The COVID-19 pandemic is expected to end this year, but many of its effects are sure to linger. Most notably, healthcare burnout, already a serious problem before the pandemic, is showing no signs of going away. In this blog, we’ll look at some of the most recent burnout stats, top contributors to burnout, as well as some tips for fighting healthcare burnout.

Healthcare Burnout Stats

The first step to fighting healthcare burnout is understanding the statistics surrounding it. Important burnout stats to know include:

  • How big of a problem it is
  • How it affects different specialties in healthcare, and
  • Major contributors to burnout

How Serious is Healthcare Burnout?

The American Medical Association (AMA), Mayo Clinic, and Stanford Medicine have been surveying physician burnout at regular intervals since 2011. These joint studies were conducted every 3 years from 2011 to 2020, and then again in 2021. The initial study in 2011 saw physician burnout at a worrisome 45.5%. In 2014, this number increased to 54.4%. However, the next two studies saw burnout steadily decline, to 43.9% in 2017 and a low of 38.2% in 2020, the onset of the COVID-19 pandemic. Unfortunately, the pandemic reversed this trend, as evidenced by 62.8% of physicians reporting being burned out in 2021 – the highest burnout has been since the studies began in 2011.

Physician burnout is at an all-time high

While physician burnout tends to be the main focus, as we’ll see in the next section, burnout is a problem throughout all of healthcare.

Burnout Among Different Specialties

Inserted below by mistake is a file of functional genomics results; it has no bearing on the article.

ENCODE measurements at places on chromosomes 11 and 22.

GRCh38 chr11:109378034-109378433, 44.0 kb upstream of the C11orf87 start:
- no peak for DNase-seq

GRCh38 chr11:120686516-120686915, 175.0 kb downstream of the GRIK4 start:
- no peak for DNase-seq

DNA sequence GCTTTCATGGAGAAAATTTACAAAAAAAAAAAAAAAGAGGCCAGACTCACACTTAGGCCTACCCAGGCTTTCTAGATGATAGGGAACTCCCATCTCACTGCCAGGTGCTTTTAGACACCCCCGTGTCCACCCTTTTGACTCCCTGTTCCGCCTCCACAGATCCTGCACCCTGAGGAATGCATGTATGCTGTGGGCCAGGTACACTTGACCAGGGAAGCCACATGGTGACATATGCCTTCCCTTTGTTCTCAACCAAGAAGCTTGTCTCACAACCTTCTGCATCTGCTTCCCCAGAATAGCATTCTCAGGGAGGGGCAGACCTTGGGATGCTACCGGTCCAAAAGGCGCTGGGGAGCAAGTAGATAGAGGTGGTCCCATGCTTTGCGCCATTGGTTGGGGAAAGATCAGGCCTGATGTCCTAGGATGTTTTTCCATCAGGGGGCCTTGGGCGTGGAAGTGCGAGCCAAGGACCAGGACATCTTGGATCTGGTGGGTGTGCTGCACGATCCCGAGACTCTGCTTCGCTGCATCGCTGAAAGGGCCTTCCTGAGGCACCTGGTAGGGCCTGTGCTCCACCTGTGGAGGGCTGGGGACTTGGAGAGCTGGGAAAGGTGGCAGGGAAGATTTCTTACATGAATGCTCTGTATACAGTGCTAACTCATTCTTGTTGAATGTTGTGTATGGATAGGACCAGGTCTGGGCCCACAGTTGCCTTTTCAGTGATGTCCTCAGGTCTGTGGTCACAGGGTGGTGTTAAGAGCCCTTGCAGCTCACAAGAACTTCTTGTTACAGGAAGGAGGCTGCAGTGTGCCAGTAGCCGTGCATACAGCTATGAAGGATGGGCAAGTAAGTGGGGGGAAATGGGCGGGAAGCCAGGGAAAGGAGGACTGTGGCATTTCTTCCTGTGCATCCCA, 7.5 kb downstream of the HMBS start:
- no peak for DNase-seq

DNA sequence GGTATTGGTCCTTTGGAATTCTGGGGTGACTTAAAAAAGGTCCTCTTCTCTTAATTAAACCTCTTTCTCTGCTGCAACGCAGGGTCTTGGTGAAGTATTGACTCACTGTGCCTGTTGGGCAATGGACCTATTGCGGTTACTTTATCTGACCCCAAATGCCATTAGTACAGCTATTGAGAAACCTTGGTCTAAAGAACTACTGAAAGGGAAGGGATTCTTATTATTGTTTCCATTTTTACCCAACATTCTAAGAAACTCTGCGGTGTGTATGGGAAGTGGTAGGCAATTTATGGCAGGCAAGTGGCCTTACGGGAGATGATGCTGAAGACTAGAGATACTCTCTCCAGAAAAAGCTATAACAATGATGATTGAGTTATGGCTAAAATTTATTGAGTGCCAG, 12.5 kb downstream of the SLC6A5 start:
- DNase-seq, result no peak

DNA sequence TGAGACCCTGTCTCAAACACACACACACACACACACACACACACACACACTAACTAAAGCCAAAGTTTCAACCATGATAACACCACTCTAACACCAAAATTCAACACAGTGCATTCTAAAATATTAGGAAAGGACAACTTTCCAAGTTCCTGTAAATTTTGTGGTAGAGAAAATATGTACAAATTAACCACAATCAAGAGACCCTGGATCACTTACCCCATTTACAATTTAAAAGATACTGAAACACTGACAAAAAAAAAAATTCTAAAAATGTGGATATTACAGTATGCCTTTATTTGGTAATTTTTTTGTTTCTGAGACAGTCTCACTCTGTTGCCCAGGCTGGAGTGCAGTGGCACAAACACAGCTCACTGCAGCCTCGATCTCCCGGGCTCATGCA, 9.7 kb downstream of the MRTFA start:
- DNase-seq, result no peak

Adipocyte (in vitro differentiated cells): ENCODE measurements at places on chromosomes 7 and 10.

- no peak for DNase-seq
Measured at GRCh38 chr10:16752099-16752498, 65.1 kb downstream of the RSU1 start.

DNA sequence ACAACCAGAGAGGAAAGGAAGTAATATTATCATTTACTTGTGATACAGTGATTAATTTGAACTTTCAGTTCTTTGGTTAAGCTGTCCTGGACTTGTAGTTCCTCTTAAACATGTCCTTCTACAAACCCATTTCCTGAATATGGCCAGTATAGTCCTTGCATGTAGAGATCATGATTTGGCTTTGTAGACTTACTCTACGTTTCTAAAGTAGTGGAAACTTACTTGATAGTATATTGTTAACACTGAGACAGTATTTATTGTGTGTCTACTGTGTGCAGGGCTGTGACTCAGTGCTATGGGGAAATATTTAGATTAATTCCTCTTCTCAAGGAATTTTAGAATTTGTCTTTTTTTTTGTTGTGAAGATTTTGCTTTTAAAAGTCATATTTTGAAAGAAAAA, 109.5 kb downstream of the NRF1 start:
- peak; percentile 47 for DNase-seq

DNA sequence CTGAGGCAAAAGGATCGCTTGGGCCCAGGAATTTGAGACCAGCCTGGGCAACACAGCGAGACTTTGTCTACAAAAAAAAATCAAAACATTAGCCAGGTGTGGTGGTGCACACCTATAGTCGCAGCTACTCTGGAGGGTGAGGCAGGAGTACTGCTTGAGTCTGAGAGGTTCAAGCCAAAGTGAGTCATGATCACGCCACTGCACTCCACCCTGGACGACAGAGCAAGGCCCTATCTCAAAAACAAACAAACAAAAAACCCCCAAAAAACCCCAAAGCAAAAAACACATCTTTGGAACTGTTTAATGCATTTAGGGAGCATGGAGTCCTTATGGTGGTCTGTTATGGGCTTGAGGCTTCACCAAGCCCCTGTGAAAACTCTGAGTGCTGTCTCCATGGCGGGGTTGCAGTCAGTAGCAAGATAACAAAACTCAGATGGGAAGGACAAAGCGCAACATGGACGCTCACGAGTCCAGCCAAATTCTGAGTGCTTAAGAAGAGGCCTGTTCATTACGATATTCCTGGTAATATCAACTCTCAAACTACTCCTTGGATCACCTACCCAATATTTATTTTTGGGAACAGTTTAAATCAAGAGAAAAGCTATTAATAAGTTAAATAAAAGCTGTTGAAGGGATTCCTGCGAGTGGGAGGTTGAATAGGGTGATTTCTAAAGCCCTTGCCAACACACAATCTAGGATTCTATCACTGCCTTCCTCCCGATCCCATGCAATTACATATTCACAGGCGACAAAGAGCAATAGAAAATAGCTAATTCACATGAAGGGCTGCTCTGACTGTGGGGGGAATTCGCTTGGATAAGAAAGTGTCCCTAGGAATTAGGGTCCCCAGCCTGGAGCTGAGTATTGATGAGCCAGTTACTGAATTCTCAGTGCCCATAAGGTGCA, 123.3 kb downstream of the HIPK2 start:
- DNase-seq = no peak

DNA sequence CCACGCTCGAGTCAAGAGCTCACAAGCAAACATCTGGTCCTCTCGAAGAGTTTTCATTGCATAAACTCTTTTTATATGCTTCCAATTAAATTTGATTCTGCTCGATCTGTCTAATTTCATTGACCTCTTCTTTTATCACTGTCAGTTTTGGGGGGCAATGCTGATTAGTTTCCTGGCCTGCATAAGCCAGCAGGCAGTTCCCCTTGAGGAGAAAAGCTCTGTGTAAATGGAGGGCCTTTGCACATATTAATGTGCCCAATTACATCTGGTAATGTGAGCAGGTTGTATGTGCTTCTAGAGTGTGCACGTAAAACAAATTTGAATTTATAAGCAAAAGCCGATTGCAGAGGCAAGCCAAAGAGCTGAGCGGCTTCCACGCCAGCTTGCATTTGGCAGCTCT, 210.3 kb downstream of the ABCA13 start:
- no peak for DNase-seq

As we saw in the previous section, burnout among physicians is at an all-time high. Healthcare workers in other specialties are feeling the effects as well. Medscape’s latest Nurse Career Satisfaction Report measured burnout among different types of nurses. More than half of nurses in each of the 6 specialties reported feeling at least “somewhat burned out”:

  • RN – 68%
  • LPN – 68%
  • NP – 63%
  • CNS – 59%
  • CRNA – 56%
  • NM – 66%

At least a third of nurses in 4 of the 6 specialties (RN, LPN, NP, & NM) reported being “burned out/very burned out.”

Radiologists are also experiencing high levels of burnout according Medscape’s Radiologist Lifestyle, Happiness & Burnout Report 2023. In the survey, 56% of radiologists said they were burned out (36%), depressed (2%), or both (18%). 44% of radiologists experiencing burnout indicated it had a “strong/severe impact” on their life.

Major Contributors to Healthcare Burnout

Now that we know how big of a problem healthcare burnout is and how it affects different specialties such as physicians, nurses, and radiologists, let’s look at some of the biggest contributors to burnout.